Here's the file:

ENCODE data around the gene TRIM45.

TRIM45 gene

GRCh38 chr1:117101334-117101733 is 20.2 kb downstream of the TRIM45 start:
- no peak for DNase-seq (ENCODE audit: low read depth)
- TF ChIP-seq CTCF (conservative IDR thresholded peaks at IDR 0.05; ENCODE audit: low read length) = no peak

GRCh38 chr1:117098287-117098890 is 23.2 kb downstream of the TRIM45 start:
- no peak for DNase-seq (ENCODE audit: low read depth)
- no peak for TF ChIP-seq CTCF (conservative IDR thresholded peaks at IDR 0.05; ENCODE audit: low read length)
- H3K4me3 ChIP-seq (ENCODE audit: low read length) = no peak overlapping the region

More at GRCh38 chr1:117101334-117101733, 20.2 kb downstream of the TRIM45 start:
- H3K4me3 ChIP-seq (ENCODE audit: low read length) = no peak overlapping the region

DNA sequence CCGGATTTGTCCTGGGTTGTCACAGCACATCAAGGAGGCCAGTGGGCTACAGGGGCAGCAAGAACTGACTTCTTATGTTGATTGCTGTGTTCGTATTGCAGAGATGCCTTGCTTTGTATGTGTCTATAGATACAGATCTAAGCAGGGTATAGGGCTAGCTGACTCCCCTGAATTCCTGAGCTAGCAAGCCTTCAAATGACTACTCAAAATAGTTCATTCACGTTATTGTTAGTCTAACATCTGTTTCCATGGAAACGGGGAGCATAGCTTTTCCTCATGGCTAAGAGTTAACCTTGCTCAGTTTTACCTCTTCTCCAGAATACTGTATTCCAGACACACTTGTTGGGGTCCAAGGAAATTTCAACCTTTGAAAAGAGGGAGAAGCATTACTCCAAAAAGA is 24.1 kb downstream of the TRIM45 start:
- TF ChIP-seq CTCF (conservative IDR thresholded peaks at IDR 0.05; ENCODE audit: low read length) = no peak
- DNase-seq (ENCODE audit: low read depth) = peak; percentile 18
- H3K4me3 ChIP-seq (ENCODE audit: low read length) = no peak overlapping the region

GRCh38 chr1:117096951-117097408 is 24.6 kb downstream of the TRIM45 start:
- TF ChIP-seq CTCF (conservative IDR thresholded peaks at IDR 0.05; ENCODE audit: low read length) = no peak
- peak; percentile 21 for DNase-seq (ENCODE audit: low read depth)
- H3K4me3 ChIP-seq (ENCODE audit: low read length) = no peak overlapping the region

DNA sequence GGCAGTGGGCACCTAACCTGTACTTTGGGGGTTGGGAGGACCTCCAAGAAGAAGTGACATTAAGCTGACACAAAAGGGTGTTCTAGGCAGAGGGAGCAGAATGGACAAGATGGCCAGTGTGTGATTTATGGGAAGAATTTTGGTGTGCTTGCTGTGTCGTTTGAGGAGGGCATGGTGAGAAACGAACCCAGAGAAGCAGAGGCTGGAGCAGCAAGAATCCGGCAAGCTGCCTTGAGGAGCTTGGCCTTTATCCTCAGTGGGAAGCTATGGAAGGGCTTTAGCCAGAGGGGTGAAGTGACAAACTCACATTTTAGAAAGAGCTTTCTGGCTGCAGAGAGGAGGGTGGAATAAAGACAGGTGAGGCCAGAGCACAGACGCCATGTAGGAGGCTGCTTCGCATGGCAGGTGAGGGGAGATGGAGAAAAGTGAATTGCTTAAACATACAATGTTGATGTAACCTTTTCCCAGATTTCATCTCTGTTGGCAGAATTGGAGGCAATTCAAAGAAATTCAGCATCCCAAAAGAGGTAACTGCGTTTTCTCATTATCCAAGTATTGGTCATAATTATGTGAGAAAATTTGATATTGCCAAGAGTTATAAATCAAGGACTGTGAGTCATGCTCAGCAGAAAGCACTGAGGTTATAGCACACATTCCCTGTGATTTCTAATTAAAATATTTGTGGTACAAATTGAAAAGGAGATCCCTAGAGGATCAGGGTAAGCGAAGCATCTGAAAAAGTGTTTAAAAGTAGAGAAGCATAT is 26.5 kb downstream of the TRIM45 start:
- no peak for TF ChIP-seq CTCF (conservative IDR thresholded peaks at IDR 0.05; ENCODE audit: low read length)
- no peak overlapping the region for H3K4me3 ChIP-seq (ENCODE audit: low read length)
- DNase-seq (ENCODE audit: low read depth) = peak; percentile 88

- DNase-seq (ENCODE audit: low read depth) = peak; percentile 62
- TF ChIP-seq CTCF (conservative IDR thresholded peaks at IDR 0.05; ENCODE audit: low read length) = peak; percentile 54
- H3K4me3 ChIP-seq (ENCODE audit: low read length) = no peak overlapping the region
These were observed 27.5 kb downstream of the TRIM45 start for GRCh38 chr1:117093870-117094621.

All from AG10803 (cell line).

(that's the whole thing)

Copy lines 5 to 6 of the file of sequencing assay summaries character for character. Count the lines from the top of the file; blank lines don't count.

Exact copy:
- TF ChIP-seq CTCF (conservative IDR thresholded peaks at IDR 0.05; ENCODE audit: low read length) = no peak

GRCh38 chr1:117098287-117098890 is 23.2 kb downstream of the TRIM45 start: